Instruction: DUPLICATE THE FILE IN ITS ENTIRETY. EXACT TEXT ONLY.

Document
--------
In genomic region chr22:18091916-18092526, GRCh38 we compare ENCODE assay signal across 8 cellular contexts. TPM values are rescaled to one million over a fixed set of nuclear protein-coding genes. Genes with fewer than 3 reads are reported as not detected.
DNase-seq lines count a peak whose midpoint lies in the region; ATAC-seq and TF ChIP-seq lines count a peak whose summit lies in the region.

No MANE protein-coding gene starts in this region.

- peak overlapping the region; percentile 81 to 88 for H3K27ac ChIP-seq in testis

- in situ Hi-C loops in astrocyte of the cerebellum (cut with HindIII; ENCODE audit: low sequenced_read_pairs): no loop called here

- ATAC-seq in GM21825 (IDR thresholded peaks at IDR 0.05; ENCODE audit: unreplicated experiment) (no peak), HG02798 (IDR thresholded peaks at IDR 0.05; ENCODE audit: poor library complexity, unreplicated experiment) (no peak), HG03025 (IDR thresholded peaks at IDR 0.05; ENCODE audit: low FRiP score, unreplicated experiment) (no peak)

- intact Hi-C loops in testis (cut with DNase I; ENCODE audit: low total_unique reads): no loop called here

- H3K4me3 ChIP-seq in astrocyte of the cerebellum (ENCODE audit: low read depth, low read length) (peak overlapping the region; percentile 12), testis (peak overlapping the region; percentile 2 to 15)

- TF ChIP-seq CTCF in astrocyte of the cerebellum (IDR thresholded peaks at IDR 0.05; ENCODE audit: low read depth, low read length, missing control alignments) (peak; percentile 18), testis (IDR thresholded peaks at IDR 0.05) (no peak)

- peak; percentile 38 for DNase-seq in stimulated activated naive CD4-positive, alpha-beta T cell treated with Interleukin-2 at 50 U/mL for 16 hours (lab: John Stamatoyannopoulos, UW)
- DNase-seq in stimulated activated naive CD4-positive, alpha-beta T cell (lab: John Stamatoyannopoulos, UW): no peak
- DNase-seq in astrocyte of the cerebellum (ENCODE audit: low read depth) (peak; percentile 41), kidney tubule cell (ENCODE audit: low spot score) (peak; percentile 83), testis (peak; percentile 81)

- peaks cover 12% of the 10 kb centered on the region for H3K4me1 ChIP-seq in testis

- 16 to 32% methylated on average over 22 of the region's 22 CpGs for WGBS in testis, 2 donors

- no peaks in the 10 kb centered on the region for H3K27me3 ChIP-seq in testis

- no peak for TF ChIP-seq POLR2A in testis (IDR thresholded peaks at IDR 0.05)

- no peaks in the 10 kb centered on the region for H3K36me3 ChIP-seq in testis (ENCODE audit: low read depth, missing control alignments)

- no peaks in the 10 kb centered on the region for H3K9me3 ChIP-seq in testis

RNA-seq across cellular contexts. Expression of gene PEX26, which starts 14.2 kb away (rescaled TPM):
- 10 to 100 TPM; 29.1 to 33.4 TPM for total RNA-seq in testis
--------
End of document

In genomic region chr22:18091916-18092526, GRCh38 we compare ENCODE assay signal across 8 cellular contexts. TPM values are rescaled to one million over a fixed set of nuclear protein-coding genes. Genes with fewer than 3 reads are reported as not detected.
DNase-seq lines count a peak whose midpoint lies in the region; ATAC-seq and TF ChIP-seq lines count a peak whose summit lies in the region.

No MANE protein-coding gene starts in this region.

- peak overlapping the region; percentile 81 to 88 for H3K27ac ChIP-seq in testis

- in situ Hi-C loops in astrocyte of the cerebellum (cut with HindIII; ENCODE audit: low sequenced_read_pairs): no loop called here

- ATAC-seq in GM21825 (IDR thresholded peaks at IDR 0.05; ENCODE audit: unreplicated experiment) (no peak), HG02798 (IDR thresholded peaks at IDR 0.05; ENCODE audit: poor library complexity, unreplicated experiment) (no peak), HG03025 (IDR thresholded peaks at IDR 0.05; ENCODE audit: low FRiP score, unreplicated experiment) (no peak)

- intact Hi-C loops in testis (cut with DNase I; ENCODE audit: low total_unique reads): no loop called here

- H3K4me3 ChIP-seq in astrocyte of the cerebellum (ENCODE audit: low read depth, low read length) (peak overlapping the region; percentile 12), testis (peak overlapping the region; percentile 2 to 15)

- TF ChIP-seq CTCF in astrocyte of the cerebellum (IDR thresholded peaks at IDR 0.05; ENCODE audit: low read depth, low read length, missing control alignments) (peak; percentile 18), testis (IDR thresholded peaks at IDR 0.05) (no peak)

- peak; percentile 38 for DNase-seq in stimulated activated naive CD4-positive, alpha-beta T cell treated with Interleukin-2 at 50 U/mL for 16 hours (lab: John Stamatoyannopoulos, UW)
- DNase-seq in stimulated activated naive CD4-positive, alpha-beta T cell (lab: John Stamatoyannopoulos, UW): no peak
- DNase-seq in astrocyte of the cerebellum (ENCODE audit: low read depth) (peak; percentile 41), kidney tubule cell (ENCODE audit: low spot score) (peak; percentile 83), testis (peak; percentile 81)

- peaks cover 12% of the 10 kb centered on the region for H3K4me1 ChIP-seq in testis

- 16 to 32% methylated on average over 22 of the region's 22 CpGs for WGBS in testis, 2 donors

- no peaks in the 10 kb centered on the region for H3K27me3 ChIP-seq in testis

- no peak for TF ChIP-seq POLR2A in testis (IDR thresholded peaks at IDR 0.05)

- no peaks in the 10 kb centered on the region for H3K36me3 ChIP-seq in testis (ENCODE audit: low read depth, missing control alignments)

- no peaks in the 10 kb centered on the region for H3K9me3 ChIP-seq in testis

RNA-seq across cellular contexts. Expression of gene PEX26, which starts 14.2 kb away (rescaled TPM):
- 10 to 100 TPM; 29.1 to 33.4 TPM for total RNA-seq in testis